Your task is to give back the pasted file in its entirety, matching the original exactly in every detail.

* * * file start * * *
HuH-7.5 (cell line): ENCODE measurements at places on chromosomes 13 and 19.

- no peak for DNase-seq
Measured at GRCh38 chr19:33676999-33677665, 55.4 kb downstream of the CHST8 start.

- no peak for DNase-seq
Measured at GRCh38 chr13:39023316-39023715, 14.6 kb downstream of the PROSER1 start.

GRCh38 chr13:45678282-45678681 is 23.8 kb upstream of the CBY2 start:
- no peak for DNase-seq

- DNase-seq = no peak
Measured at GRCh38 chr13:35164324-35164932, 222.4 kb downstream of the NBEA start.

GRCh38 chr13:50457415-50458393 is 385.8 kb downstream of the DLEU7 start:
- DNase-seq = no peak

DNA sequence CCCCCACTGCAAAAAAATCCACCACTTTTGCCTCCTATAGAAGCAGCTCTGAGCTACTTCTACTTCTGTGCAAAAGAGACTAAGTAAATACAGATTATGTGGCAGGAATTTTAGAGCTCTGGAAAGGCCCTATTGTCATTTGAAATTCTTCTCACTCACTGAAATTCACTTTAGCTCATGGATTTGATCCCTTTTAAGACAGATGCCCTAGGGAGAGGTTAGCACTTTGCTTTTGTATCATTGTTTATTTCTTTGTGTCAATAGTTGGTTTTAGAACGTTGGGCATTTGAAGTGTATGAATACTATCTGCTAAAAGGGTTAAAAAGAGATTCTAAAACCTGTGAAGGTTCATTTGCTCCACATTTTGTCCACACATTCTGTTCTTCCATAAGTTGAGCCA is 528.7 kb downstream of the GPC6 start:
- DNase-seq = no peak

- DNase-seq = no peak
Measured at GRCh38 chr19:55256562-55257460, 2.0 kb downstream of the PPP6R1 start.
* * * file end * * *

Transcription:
HuH-7.5 (cell line): ENCODE measurements at places on chromosomes 13 and 19.

- no peak for DNase-seq
Measured at GRCh38 chr19:33676999-33677665, 55.4 kb downstream of the CHST8 start.

- no peak for DNase-seq
Measured at GRCh38 chr13:39023316-39023715, 14.6 kb downstream of the PROSER1 start.

GRCh38 chr13:45678282-45678681 is 23.8 kb upstream of the CBY2 start:
- no peak for DNase-seq

- DNase-seq = no peak
Measured at GRCh38 chr13:35164324-35164932, 222.4 kb downstream of the NBEA start.

GRCh38 chr13:50457415-50458393 is 385.8 kb downstream of the DLEU7 start:
- DNase-seq = no peak

DNA sequence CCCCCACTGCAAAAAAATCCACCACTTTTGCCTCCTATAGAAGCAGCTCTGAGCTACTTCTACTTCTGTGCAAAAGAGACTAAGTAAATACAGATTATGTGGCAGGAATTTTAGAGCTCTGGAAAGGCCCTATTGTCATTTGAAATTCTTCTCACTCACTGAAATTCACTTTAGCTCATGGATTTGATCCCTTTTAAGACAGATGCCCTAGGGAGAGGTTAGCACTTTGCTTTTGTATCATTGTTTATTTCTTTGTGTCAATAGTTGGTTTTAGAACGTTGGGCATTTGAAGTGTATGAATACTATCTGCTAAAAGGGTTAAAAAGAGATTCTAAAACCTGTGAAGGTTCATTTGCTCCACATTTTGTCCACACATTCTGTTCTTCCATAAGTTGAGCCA is 528.7 kb downstream of the GPC6 start:
- DNase-seq = no peak

- DNase-seq = no peak
Measured at GRCh38 chr19:55256562-55257460, 2.0 kb downstream of the PPP6R1 start.